You Know You’re a Mom When…
Being a mom changes you. In some ways, it’s absolutely beautiful. You love more, play more, and laugh harder. In other ways, being a mom breaks down your pride, modesty, self-confidence, and intellect into its most basic elements.
You learn to function with no sleep, negotiate with pint-sized hostage takers (their hostage, by the way, is you), and act excited over the most mundane of accomplishments. Yay! We got the living room clean… except for that Lego and toy car and coat…Yay!We almost got the living room clean.
But you definitely know you’re a mom when…
1. You leave the house with your pants on backward.
They might be sweat pants or yoga pants but, either way, you’ve left the house and didn’t realize until dinner time that they were on backward. You’re not sure whether to be upset that people saw you like that or that your front and backside are close enough in size that you didn’t notice.
2. “Dressed” is relative.
If I put on anything other than the clothes I slept in, I’m dressed. End of story.
3. “Clean” is relative.
Are the kids clean? Well, they don’t have food on their face or in their hair. There’s a little on their clothes and I can’t remember when they last took a bath so…yeah, they’re clean.
Is the house clean? That depends, cleaner than what? Cleaner than a garage sale, sure it’s clean. Cleaner than a cheap restaurant, yes. Clean enough to take a picture – no.
4. Your ‘me’ time is you locked in the bathroom.
There’s nowhere else to hide. You’re alone and, if you turn the fan on, it’s quiet enough that you can’t hear the chaos on the other side of the door.
5. You don’t know what you did all day but, when people ask, you’re exhausted.
I hate that question, “So what do you do all day?” Are you kidding? There was some screaming, eating, pooping, crying, and maybe even biting. I have no idea what else happened but I kept some little people alive so I’m going to say that’s what I did all day.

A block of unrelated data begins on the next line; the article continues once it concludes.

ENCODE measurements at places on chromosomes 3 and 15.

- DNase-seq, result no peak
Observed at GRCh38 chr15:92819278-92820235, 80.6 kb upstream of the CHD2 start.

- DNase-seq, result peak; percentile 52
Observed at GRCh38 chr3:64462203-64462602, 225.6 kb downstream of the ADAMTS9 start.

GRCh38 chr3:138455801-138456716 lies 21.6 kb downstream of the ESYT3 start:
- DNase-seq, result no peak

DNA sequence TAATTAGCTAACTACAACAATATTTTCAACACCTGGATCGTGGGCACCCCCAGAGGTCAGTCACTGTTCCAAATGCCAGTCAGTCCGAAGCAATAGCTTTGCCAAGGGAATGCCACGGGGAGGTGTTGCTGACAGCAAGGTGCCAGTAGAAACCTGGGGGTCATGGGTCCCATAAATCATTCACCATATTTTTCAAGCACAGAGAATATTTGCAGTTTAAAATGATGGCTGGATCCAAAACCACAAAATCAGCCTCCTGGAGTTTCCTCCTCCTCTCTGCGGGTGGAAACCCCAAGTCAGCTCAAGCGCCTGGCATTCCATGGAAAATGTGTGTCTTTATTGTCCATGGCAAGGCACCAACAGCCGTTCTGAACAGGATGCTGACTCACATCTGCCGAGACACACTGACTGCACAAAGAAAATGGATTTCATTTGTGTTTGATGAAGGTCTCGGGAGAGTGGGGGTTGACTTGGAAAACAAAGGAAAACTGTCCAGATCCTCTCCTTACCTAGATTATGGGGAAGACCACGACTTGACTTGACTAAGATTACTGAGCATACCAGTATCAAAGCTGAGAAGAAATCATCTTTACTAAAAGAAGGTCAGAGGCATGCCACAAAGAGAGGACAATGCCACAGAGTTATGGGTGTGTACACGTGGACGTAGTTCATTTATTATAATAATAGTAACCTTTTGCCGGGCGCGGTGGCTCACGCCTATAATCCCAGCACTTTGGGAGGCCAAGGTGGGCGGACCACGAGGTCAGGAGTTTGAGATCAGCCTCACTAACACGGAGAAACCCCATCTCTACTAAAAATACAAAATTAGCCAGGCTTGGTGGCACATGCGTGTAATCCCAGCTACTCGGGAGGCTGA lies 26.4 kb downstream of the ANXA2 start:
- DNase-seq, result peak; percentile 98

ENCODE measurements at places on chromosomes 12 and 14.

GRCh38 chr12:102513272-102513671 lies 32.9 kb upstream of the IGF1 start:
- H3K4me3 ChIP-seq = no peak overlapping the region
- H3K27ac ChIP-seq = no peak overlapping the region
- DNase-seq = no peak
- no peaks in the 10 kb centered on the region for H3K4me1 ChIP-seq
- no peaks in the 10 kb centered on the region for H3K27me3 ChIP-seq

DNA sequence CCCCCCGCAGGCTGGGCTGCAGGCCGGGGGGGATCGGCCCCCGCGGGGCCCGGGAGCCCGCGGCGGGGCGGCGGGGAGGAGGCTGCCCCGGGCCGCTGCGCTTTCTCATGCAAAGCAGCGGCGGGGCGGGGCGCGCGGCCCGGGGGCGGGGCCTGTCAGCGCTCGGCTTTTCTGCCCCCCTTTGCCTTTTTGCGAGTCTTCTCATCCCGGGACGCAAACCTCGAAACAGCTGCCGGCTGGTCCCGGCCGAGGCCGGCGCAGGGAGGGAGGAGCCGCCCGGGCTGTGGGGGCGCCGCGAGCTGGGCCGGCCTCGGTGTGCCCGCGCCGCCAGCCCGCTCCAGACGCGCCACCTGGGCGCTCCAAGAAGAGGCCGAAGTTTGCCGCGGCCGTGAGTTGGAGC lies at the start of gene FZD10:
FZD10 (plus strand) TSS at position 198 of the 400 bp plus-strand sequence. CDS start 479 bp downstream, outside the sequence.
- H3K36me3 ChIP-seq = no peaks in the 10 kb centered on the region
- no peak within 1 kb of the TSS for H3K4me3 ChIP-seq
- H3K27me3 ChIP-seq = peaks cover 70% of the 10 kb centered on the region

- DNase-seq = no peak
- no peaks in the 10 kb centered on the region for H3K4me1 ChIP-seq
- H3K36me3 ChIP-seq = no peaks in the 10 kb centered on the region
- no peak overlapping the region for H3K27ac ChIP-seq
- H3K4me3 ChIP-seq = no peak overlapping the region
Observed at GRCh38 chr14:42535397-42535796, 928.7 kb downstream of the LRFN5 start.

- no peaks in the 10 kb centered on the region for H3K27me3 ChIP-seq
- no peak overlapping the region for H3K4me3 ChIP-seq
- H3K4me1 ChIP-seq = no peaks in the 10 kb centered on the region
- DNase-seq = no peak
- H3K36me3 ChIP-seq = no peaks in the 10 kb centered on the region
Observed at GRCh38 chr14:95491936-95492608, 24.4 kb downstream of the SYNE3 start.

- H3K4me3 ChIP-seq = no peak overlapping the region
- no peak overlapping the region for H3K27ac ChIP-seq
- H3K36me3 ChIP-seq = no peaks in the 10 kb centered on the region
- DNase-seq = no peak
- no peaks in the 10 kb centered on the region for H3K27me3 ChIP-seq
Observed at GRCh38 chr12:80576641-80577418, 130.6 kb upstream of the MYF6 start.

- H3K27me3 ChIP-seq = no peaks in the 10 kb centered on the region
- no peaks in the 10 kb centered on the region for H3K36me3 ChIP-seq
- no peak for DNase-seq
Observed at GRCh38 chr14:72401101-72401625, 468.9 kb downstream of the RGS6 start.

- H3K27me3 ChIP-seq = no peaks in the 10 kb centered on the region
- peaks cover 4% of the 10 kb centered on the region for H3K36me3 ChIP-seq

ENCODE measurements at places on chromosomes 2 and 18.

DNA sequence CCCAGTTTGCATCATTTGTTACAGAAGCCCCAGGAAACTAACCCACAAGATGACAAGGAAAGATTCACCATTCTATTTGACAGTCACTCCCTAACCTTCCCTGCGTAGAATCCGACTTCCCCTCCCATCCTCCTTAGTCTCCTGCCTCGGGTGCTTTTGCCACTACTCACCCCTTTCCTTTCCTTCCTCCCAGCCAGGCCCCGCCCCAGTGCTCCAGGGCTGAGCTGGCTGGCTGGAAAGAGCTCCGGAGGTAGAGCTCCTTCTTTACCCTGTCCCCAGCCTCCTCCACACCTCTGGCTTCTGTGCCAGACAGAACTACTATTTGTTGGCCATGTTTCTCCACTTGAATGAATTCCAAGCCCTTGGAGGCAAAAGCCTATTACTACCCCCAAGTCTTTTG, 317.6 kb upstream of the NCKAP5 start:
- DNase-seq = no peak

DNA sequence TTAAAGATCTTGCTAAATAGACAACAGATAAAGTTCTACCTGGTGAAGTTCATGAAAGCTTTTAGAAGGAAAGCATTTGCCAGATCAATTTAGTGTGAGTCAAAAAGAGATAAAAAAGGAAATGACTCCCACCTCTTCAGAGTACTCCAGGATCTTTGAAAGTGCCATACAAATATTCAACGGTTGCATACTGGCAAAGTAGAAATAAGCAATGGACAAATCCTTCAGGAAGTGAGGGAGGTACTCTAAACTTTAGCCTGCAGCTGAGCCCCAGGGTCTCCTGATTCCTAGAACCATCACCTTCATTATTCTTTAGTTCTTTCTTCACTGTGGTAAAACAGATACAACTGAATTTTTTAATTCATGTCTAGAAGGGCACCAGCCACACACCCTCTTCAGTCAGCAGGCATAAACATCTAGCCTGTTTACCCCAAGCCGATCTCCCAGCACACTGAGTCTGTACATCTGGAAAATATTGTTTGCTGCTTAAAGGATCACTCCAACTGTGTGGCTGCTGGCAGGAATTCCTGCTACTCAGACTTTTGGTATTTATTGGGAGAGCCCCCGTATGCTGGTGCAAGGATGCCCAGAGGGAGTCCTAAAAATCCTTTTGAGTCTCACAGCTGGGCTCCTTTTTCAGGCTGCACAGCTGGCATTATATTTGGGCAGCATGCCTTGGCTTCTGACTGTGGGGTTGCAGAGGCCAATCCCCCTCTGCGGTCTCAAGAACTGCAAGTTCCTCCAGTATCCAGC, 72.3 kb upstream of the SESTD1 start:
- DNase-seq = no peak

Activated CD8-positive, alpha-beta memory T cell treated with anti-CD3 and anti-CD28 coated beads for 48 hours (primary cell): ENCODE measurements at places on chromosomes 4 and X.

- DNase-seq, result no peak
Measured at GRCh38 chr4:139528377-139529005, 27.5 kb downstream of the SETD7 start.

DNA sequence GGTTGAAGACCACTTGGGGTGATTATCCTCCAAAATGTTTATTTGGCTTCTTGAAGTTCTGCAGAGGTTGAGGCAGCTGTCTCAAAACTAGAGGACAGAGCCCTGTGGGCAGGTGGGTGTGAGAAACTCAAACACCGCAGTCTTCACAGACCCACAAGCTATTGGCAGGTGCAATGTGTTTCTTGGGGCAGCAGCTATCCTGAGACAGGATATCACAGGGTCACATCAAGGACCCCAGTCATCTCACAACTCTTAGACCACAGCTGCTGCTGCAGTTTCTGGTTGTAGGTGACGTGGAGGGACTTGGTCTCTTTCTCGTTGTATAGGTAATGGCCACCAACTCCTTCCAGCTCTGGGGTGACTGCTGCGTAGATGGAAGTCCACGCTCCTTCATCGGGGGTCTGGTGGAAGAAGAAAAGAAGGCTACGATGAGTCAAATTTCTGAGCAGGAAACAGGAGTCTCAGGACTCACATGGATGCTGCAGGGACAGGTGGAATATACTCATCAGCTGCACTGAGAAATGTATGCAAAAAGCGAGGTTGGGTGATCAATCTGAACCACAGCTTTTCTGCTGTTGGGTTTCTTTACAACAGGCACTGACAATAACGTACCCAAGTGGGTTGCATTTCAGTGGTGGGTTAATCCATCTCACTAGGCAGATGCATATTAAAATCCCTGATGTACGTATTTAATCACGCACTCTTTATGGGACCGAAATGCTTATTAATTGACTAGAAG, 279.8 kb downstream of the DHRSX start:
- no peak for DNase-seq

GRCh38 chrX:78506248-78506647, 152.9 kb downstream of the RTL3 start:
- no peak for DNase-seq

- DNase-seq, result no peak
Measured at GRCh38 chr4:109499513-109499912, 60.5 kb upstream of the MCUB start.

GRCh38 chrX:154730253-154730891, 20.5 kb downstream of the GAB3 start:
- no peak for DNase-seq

6. You check poop.
Those same little people that you kept alive all day, you check their poop. You check it to see if they are getting enough fiber, water, too many fruit snacks (neon green folks), or to see if they are over their latest illness. You even dare to pull open the back of their diaper with your fingers to check for poop. Why do you do that? Nine times out of ten, you come out with poop under your fingernails.
It’s not pretty, but it’s real.
7. Sleep is a thing of the past.
I pretty much don’t plan on getting more than 5 hours of sleep a night for the rest of my life. Even when they don’t wake me, throw up on me, or wet the bed, I’m always ready and listening for it. When not listening for the above problems, I wake up early in a vain attempt to accomplish something before the littles wake up.
8. You forget what you were saying in the middle of a sentence.
This might be because of the sleep thing, but most likely it’s because you have too much to remember – too many schedules, too many appointments, too many bills to pay, too many little voices vying for your attention at once.
Either way, it’s an accomplishment to put together a coherent sentence.
9. You know you embarrass your kids and you don’t care.
I used to think I would be that mom that didn’t embarrass her kids. Then I was told by, then, 5-year-old daughter on the day that I was going to be volunteering in her class, “Could you…you know…brush your hair before you come to my class?”
Little did she know I’d blown it dry and straightened it that morning. She was looking at my A game.
I’m that embarrassing mom that shows up to the track meets in my work clothes (by work clothes I mean covered in dirt and mud) complete with rain boots and gloves hanging out of her back pocket. I sing while I shop for groceries and sometimes dance if the music has a good beat.
10. The best part of your day involves twiggy arms.
You take the poop, the sleepless nights, the quiet moments hiding in the bathroom and they are only passing discomforts. Being a mom is accepting the bad with the good. The sticky little kisses that leave blue sucker on your cheek, the hug from twiggy arms, a soft whispered ‘I love you’, the great big innocent eyes pleading for you to read a story.
You know you’re a mom and, despite the awful stuff, you can’t imagine being anything else.
I wrote this post in response to a writer’s workshop link party from mamakatslosinit.com. Check out the other great posts there. Be sure to look at #4 on Kat’s list.